The College of Liberal and Professional Studies is delighted to welcome Dr. Luis Artavia-Mora and Dr. Tina Morgan Ross to Penn.
Dr. Luis Artavia-Mora joins LPS as managing director for the Master of Behavioral and Decision Sciences. Artavia-Mora holds master’s and doctoral degrees in behavioral and development economics from Erasmus University of Rotterdam and a bachelor’s degree in economics with distinction from the National University of Costa Rica. He has extensive international research and teaching experience in the field of behavioral science, working with diverse audiences, and as part of multicultural teams. He has developed projects and proposals related to health, poverty, and education for a variety of public and private institutions in India, Kazakhstan, Moldova, Mexico, El Salvador, and the Bahamas. Artavia-Mora has also examined how behavioral insights can improve the well-being of underprivileged populations in the Netherlands and Burkina Faso.
Artavia-Mora has expressed enthusiasm for connecting the world of behavioral science research and scholarship with the professional world, for teaching and mentoring students, and for helping individuals and organizations learn how to make behavior change sustainable over time.
Dr. Tina Morgan Ross joins LPS as the new associate director of the Master of Chemical Sciences. Ross brings a wealth of knowledge about the field of chemistry to this position. She earned her MS in organic chemistry from the University of Pittsburgh and then worked in industry as a medicinal and organic chemist for many years in drug discovery at companies like Smithkline Beecham, Sterling Winthrop, Johnson & Johnson, and Hoffmann-La Roche. Ross then earned her PhD in organic chemistry from Bryn Mawr College. Ross is the lead author of “A Selective Small Molecule NOP (ORL-1 receptor) Partial Agonist for the Treatment of Anxiety” (Bioorganic and Medicinal Chemistry Letters 25 (2015), 602-606) and is the co-author of over 25 papers on heterocyclic medicinal chemistry. She holds 25 patents/patent applications deriving from her coworkers and her research, including synthesizing and optimizing synthetic routes for neuroscience and analgesic drug candidates including β-Secretase (BACE) Inhibitors, gamma secretase modulators, and β-amyloid disaggregators for the treatment of Alzheimer’s disease. In addition, Ross synthesized the first small molecule nonpeptide human galanin hGal-1 receptor antagonist (memory) and most recently worked on idasanutlin for treatment of acute myelogenous leukemia (AML) patients.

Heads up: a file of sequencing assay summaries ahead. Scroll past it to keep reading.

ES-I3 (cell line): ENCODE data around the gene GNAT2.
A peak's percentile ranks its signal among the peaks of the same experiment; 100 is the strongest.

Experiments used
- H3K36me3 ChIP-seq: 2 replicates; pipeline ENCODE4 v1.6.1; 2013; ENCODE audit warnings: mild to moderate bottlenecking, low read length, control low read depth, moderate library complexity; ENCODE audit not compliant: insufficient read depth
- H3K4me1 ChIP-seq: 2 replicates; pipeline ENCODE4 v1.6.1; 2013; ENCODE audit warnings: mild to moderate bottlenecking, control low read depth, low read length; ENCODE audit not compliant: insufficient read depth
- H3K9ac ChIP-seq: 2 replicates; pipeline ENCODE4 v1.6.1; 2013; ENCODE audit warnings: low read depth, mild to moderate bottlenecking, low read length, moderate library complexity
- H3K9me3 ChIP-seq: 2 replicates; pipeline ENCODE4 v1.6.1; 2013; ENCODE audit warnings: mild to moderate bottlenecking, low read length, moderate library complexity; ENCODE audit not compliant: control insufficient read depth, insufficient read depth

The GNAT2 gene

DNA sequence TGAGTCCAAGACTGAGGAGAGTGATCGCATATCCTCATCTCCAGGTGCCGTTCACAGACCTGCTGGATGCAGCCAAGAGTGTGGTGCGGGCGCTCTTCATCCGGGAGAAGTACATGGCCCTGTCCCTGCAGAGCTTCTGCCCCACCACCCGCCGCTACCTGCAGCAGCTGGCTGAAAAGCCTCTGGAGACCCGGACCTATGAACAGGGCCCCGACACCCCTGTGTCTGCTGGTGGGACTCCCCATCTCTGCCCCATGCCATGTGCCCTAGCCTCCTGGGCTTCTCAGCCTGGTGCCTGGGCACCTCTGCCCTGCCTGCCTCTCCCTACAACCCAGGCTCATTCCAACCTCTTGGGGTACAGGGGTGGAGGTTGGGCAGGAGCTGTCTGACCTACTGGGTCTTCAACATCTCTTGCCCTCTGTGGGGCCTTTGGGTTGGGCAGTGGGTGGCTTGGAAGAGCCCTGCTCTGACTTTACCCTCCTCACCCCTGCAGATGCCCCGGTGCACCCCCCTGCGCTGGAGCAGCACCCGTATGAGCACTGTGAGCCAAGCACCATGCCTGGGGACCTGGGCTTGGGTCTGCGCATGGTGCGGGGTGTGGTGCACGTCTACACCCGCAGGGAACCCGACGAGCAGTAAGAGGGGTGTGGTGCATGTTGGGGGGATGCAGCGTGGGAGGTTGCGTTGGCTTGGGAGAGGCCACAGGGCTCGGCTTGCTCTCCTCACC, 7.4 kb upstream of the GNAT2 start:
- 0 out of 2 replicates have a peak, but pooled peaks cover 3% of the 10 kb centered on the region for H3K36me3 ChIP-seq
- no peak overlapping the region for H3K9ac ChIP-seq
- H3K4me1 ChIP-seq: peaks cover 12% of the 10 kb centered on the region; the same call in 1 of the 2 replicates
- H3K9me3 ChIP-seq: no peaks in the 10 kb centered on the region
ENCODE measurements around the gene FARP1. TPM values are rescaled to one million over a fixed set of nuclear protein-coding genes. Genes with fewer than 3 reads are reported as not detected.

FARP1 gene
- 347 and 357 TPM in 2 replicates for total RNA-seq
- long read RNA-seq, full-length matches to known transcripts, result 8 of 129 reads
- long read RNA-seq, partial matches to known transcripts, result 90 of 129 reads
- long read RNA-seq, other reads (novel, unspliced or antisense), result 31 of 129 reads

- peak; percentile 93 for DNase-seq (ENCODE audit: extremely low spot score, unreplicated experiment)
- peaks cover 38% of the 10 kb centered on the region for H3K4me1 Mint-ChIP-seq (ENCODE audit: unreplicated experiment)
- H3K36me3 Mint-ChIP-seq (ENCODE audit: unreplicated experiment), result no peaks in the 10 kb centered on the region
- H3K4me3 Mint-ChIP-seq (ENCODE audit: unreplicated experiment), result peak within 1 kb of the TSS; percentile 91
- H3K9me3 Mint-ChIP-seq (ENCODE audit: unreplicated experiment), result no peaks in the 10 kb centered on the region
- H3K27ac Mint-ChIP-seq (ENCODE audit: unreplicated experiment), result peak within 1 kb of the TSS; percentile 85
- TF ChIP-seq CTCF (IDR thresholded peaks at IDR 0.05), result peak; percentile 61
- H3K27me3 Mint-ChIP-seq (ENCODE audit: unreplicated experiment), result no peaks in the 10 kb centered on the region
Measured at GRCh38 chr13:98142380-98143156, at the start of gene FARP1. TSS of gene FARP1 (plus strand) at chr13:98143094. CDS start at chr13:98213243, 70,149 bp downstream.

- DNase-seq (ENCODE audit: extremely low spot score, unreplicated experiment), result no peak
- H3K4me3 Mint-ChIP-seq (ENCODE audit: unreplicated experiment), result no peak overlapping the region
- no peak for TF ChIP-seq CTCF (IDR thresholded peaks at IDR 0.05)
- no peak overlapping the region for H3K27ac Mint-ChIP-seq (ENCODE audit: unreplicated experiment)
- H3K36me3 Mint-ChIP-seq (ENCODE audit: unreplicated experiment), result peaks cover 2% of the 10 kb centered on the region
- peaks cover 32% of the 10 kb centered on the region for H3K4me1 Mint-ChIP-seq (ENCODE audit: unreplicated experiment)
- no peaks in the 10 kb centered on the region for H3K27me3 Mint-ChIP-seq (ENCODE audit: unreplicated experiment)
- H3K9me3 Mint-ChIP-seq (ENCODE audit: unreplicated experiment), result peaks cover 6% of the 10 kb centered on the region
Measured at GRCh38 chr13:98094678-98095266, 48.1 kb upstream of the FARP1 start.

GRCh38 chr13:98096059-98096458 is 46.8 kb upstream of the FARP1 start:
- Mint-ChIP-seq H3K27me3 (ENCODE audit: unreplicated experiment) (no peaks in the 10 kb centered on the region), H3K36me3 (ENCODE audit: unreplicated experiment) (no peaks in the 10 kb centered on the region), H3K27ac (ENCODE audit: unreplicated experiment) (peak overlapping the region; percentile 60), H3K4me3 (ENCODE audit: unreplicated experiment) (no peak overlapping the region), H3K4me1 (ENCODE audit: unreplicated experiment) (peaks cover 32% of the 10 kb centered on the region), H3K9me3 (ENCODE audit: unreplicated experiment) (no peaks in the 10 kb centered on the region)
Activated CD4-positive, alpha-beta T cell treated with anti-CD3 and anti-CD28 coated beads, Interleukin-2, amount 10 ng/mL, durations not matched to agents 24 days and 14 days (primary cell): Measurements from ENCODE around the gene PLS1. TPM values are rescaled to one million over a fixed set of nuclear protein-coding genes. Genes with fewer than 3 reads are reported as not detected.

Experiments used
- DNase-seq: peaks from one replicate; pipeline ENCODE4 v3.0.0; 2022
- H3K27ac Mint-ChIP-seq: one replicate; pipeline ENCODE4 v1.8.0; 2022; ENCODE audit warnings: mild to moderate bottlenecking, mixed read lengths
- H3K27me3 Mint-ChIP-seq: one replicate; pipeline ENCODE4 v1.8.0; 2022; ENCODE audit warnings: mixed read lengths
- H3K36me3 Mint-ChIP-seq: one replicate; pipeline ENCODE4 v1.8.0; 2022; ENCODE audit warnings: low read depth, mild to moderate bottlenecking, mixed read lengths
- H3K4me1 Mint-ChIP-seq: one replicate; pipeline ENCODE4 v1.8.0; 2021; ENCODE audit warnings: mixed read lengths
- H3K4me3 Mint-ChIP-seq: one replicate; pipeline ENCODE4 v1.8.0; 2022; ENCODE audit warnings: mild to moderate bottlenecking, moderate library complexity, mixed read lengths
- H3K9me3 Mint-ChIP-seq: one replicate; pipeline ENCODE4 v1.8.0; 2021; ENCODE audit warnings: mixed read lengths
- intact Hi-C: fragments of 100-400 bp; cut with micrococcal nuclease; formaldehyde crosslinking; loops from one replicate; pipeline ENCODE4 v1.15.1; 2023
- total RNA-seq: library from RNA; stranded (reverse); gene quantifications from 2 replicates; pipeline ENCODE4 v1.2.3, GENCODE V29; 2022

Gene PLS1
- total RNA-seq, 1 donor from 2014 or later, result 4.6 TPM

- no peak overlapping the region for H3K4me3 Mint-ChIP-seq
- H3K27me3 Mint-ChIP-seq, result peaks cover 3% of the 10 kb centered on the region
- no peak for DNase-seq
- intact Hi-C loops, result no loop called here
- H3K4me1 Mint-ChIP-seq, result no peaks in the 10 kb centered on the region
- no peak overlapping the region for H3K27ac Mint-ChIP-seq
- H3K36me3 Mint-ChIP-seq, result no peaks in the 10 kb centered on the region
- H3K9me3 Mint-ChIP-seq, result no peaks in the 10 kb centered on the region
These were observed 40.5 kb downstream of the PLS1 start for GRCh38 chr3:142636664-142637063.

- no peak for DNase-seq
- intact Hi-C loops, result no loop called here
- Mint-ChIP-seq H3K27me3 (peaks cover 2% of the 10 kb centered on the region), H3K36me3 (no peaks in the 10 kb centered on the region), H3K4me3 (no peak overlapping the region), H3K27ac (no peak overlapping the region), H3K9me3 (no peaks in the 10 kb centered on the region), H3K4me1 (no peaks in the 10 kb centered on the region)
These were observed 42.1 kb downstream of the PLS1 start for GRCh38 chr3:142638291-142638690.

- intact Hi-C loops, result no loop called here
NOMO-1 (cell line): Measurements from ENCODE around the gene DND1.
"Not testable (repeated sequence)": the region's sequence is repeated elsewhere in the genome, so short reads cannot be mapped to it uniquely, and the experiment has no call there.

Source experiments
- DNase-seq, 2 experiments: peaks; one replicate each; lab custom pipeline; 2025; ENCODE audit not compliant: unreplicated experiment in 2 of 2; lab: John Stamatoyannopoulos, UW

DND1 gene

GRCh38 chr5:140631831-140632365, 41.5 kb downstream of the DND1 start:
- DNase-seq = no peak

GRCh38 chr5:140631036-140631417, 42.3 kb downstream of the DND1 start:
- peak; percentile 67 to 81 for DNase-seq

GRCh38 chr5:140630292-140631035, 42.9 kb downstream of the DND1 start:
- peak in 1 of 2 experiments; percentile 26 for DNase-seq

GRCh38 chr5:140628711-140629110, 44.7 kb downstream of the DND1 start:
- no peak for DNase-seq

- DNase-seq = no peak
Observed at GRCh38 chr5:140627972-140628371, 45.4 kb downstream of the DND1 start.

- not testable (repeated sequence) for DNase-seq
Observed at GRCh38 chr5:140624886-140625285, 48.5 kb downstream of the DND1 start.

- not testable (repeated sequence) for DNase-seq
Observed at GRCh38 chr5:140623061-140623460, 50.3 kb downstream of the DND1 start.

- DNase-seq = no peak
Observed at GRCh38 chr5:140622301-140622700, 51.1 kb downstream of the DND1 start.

Ross taught as an adjunct instructor for nine years at several regional institutions, including West Chester University, Drexel Medicine, Ursinus College, and Immaculata University. She also consulted on a wide range on safety and technology projects for Tindey Technologies. For the past three years, she also served as the director of the Master of Science in Forensic Science program at Drexel University College of Medicine.